Frequently Banned or Challenged

Since the publication of J.D Salinger's classic, The Catcher in the Rye has been a favorite target of censors.
  • In 1960, a teacher in Tulsa, OK was fired for assigning the book to an eleventh grade English class. The teacher appealed and was reinstated by the school board, but the book was removed from use in the school.
In 1963, a delegation of parents of high school students in Columbus, OH, asked the school board to ban the novel for being "anti-white" and "obscene." The school board refused the request.
- Removed from the Selinsgrove, PA suggested reading list. Based on parents' objections to the language and content of the book, the school board voted 5-4 to ban the book. The book was later reinstated in the curriculum when the board learned that the vote was illegal because they needed a two-thirds vote for removal of the text. 
- Challenged as an assignment in an American literature class in Pittsgrove, NJ. After months of controversy, the board ruled that the novel could be read in the Advanced Placement class, but they gave parents the right to decide whether or not their children would read it.
- Removed from the Issaquah, WA optional High School reading list.

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- Removed from the required reading list in Middleville, MI.
- Removed from the Jackson Milton school libraries in North Jackson, OH.
- Removed from two Anniston, AL High school libraries, but later reinstated on a restrictive basis.
- Removed from the school libraries in Morris, Manitoba along with two other books because they violate the committee's guidelines covering "excess vulgar language, sexual scenes, things concerni
ng moral issues, excessive violence, and anything dealing with the occult."
- Challenged at the Libby, MT High School  due to the "book's contents."
- Banned from English classes at the Freeport High School in De Funiak Springs, FL because it is "unacceptable" and "obscene."
- Removed from the required reading list of a Medicine Bow, WY Senior High School English class because of sexual references and profanity in the book.
- Banned from a required sophomore English reading list at the Napoleon, ND High School after parents and the local Knights of
Columbus chapter complained about its profanity and sexual references.
- Challenged at the Linton-Stockton, IN High School because the book is "blasphemous and undermines morality."
- Banned from the classrooms in Boron, CA High School because the book contains profanity.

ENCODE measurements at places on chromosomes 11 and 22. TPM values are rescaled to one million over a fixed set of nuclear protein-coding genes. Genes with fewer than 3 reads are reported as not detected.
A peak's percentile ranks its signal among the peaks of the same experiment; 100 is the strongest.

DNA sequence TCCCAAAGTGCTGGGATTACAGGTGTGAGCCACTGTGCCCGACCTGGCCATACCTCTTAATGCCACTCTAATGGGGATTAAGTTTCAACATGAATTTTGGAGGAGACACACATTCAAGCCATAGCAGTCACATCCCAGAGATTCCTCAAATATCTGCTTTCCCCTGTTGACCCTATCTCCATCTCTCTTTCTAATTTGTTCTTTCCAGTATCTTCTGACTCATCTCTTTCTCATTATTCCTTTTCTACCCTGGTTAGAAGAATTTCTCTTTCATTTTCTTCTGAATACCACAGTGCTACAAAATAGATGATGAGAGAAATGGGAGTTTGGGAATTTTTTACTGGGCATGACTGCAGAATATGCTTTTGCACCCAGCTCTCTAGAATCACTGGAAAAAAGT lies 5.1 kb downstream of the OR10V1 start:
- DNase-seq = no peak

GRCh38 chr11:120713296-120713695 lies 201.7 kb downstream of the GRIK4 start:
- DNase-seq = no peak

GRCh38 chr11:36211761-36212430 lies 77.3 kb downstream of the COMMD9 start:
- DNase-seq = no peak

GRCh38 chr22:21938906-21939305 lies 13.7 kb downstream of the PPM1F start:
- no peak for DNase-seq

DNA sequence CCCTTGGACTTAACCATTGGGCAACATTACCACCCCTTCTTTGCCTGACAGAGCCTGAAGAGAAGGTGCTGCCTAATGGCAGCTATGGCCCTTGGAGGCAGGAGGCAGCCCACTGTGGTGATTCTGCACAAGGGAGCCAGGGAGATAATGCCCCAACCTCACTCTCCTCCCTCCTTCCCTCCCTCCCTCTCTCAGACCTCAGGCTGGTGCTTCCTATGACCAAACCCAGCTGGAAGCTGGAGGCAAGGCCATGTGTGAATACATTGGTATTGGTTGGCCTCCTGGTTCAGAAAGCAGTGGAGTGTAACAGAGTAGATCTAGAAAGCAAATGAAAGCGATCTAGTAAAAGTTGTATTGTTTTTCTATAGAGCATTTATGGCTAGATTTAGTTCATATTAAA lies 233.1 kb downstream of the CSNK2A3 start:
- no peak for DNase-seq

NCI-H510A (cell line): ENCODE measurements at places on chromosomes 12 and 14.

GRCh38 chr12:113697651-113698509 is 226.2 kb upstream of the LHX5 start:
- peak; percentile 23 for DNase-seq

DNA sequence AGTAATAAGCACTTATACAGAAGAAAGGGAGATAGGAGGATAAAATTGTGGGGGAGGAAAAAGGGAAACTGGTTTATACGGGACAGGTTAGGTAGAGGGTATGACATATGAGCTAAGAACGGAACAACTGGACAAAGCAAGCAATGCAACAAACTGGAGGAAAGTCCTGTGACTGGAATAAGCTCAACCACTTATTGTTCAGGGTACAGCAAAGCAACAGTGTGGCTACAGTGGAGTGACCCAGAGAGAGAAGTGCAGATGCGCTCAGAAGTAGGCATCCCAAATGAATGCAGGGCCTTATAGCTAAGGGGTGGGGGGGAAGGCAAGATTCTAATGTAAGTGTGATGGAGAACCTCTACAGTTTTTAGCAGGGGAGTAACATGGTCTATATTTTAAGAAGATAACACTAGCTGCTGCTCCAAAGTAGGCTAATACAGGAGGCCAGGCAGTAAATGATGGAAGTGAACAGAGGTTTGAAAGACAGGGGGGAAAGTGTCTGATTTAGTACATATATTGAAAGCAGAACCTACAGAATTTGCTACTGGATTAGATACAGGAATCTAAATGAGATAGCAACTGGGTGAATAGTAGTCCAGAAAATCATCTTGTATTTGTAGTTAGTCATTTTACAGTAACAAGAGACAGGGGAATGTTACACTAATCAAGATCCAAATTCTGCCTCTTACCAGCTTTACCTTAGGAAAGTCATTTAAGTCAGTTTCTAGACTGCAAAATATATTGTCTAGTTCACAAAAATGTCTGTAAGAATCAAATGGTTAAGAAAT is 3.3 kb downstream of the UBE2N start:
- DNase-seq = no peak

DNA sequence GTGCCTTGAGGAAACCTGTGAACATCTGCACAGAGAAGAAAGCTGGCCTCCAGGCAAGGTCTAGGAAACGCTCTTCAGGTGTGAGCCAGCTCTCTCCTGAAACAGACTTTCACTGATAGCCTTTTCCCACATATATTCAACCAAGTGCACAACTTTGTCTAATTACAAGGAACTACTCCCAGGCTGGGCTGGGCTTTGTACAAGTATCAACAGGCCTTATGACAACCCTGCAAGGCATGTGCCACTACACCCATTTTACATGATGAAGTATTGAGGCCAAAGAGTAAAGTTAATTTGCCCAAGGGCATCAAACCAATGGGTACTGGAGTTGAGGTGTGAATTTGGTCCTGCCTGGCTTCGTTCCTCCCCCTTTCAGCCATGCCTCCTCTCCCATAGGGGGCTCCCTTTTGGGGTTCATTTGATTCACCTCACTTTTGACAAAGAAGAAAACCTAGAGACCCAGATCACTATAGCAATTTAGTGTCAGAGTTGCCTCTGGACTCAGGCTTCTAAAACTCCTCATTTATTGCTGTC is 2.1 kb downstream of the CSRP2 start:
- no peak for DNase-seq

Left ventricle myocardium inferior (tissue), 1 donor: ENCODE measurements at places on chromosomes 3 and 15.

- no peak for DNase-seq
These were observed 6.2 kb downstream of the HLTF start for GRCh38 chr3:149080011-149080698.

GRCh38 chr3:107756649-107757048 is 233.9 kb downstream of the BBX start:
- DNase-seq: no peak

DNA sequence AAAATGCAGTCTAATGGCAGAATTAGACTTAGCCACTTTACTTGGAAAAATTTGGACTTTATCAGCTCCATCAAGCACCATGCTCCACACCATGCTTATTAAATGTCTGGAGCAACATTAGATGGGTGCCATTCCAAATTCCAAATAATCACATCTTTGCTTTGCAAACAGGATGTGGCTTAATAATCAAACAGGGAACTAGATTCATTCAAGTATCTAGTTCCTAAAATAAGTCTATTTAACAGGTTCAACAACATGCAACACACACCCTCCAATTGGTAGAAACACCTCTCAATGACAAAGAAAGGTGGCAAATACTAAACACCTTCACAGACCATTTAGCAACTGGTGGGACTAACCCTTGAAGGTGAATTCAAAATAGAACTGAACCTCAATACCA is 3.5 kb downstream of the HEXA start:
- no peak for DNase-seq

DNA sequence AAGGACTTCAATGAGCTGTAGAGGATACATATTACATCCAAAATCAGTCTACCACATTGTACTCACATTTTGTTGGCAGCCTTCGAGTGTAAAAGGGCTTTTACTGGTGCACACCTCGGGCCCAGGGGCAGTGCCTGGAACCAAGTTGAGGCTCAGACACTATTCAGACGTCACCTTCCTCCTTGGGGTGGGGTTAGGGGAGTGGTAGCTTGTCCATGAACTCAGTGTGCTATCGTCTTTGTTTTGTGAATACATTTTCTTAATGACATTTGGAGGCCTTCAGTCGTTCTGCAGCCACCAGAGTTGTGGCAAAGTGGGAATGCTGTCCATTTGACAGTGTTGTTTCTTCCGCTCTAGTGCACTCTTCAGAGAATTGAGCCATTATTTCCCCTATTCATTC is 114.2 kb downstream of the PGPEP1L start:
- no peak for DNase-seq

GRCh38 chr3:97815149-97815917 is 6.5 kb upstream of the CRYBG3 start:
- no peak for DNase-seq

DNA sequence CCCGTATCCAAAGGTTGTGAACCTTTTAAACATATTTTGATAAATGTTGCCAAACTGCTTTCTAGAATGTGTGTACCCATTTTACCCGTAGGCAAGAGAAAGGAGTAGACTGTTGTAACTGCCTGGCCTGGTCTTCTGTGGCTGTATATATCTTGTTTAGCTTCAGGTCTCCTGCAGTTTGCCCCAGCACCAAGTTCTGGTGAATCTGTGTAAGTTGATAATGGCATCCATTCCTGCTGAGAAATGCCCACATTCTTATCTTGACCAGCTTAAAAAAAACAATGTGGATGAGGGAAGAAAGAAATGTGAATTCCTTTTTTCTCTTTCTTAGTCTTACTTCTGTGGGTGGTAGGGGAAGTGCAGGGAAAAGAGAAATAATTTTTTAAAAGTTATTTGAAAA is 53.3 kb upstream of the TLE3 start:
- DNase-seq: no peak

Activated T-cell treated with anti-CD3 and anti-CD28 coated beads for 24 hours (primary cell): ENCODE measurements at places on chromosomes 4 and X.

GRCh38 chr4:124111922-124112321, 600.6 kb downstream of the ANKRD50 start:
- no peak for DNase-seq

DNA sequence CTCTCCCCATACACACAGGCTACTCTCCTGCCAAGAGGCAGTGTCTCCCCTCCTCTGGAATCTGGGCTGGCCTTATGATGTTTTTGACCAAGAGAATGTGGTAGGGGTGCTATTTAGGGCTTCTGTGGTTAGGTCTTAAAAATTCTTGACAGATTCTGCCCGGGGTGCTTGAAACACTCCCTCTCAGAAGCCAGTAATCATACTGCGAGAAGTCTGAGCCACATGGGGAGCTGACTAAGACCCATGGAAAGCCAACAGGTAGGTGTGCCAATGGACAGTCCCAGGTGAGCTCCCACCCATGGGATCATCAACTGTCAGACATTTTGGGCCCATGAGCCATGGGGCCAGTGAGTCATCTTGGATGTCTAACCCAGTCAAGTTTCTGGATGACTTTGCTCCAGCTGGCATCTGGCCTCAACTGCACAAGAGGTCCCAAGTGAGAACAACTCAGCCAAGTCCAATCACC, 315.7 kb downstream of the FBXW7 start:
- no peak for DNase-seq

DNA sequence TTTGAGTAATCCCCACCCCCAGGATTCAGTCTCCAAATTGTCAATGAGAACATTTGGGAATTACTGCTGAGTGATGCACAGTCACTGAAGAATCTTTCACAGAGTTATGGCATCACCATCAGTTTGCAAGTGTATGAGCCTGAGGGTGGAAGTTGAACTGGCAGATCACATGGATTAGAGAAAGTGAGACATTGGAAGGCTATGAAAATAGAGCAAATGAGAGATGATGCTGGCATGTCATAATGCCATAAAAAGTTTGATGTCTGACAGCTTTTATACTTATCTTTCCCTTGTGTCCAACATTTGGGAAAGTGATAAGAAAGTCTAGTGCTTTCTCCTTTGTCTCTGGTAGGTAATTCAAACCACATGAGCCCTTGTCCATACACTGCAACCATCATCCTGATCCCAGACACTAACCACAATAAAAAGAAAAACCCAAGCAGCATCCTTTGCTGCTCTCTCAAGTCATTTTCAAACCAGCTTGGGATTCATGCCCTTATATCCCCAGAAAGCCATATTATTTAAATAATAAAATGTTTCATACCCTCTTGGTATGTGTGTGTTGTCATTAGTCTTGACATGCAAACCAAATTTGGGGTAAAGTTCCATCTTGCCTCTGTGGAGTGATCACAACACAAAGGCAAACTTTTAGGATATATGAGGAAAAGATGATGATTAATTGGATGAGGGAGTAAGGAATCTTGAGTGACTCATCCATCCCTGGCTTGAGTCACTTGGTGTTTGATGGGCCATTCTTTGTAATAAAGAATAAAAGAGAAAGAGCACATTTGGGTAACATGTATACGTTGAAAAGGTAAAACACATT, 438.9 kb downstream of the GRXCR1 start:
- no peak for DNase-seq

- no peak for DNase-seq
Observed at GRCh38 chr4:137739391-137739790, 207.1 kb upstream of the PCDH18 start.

- Challenged at the Grayslake, IL Community High School.
- Challenged at the Jamaica High School in Sidell, IL because the book contains profanities and depicts premarital sex, alcohol abuse, and prostitution.
- Challenged in the Waterloo, IA schools and Duval County, FL public school libraries because of profanity, lurid passages about sex, and statements defamatory to minorities, God, women, and the disabled.
- Challenged at the Cumberland Valley High School in Carlisle, PA because of a parent's objections that it contains profanity and is immoral.
- Challenged as required reading in the Corona Norco, CA Unified School District because it is "centered around negative activity." The book was retained and teachers selected alternatives if students object to Salinger's novel.
- Challenged as mandatory reading in the Goffstown, NH schools because of the vulgar words used and the sexual exploits experienced in the book.  
- Challenged, but retained, at the New Richmond, WI High School for use in some English classes.
- Challenged at the St. Johns County Schools in St. Augustine, FL.
- Challenged at the Oxford Hills High School in Paris, ME. A parent objected to the use of the 'F' word.
- Challenged, but retained, at the Glynn Academy High School in Brunswick, GA. A student objected to the novel's profanity and sexual references.
- Removed because of profanity and sexual situations from the required reading curriculum of the Marysville, CA Joint Unified School District. The school superintendent removed it to get it "out of the way so that we didn't have that polarization over a book."
- Challenged, but retained on the shelves of Limestone County, AL school district despite objections about the book's foul language.
- Banned, but later reinstated after community protests at the Windsor Forest High School in Savannah, GA. The controversy began in early 1999 when a parent complained about sex, violence, and profanity in the book that was part of an Advanced Placement English class.
- Removed by a Dorchester District 2 school board member in Summerville, SC because it "is a filthy, filthy book."
- Challenged by a Glynn County, GA school board member because of profanity. The novel was retained. 
-Challenged in the Big Sky High School in Missoula, MT.American Library Association.
Works Cited:
American Library Association. Banned and/or Challenged Books from the Radcliffe Publishing Course Top 100 Novels of the 20th Century. Source: Banned Books: Challenging our Freedom to Read by Robert P. Doyle, ALA 2010.
Subpages (1): To Ban or Not To Ban